Put On Your Work Clothes

Feb. 1, 2009
Eighteen tips to succeed during a recession.

Henry Kaiser was a great American industrialist of the early 20th century, amassing a fortune of more than $2 billion dollars before his death in 1967. His early successes were as a contractor; he built the Hoover Dam, the Grand Coulee Dam and a number of the first highways linking the major cities of the American West. One of his favorite sayings was “Problems are only opportunities in work clothes.”

2009 looks to be a year of challenges for the economy in general and the rental industry in particular. Kaiser's message to us is clear: Now is not the time for long vacations, two hour lunches and banker's hours. Now is not the time to panic but certainly now is the time to “put on your work clothes” and pay close attention to the fundamentals of your business. By doing so, you may just find that there are opportunities out there.

Here are a few tips from our “toolbox” to help keep you focused and achieve a positive outcome for your rental business in 2009:

  • Know where you stand (Part 1) — closely monitor your revenue trends and payroll expenses

    We have seen things change quickly for rental companies, most notably in the last quarter of 2008. We always say “first things first.” That means you need to “Know Where You Stand” (See February 2007 RER article). Track your revenue and payroll expenses weekly. Compare your weekly revenue to that of the previous week and the same week last year. Compare your month-to-date revenue with last month and for the same time period month-to-date last year. If yours is a general rental company, your total payroll expenses should be no more than 25 to 30 percent of your total revenue; if yours is a construction-oriented (primarily delivery) rental company, your total payroll should be no more than 20 to 25 percent of your total revenue.

    Remember, payroll expense is your single largest cash expense. Excess payroll is the No. 1 enemy of profitability and cash flow. In this economy, be prepared to take action if your payroll expenses are too high for more than two pay periods. Consider freezing overtime. Consider cutting your hourly staff to 32 to 35 hours per week during slow times.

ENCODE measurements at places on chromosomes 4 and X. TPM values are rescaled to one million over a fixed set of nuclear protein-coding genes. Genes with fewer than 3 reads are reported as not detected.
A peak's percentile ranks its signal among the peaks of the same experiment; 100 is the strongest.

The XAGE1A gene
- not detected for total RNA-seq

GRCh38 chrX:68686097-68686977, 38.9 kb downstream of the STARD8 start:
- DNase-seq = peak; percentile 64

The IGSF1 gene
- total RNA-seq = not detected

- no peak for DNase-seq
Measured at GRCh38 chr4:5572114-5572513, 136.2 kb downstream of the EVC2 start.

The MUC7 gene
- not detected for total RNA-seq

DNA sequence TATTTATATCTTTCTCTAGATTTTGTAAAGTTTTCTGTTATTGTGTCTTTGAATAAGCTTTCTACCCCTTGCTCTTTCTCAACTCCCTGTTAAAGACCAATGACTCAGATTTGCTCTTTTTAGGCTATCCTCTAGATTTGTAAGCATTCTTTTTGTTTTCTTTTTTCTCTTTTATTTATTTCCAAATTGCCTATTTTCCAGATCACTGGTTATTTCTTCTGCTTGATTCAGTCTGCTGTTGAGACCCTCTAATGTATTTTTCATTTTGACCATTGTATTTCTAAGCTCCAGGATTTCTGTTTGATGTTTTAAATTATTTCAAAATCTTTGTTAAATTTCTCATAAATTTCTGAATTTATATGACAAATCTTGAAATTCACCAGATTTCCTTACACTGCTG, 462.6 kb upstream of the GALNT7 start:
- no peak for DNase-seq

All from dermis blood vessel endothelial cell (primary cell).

• Know where you stand (Part 2) — closely monitor your cash flow (EBITDA)

    Especially during this period of uncertainty, have your monthly financial results ready by the 10th of the following month. Compute your EBITDA cash flow (Net Income + Interest + Taxes + Depreciation and Amortization). Compare your EBITDA results to the previous month and to the same month last year. Also compare EBITDA year-to-date vs. last year-to-date. Review and compare the various income and expense categories. Look for anything that looks unusually high or unusually low. If you own or manage a general or construction equipment rental business, your target EBITDA should be 30 percent or greater. If EBITDA is 20 percent or less, you most likely have cash flow issues that need to be addressed immediately.

  • Know where you stand (Part 3) — monitor and collect accounts receivable

    In a downturn, we often see past due accounts receivable become an issue. Your administrative staff should be your first line of defense calling customers and identifying potential problems either from a cash flow standpoint or billing dispute. After a receivable goes past 60 days, your managers, salespeople and, if required, ownership should get involved. Overall, your Daily Sales Outstanding (total accounts receivable divided by average daily sales on account) should be no more than 50 days. If you have sales commissions or management incentive plans in place, make sure timely collections of accounts receivables are a component of those plans.

  • Know where you stand (Part 4) — know your cash requirements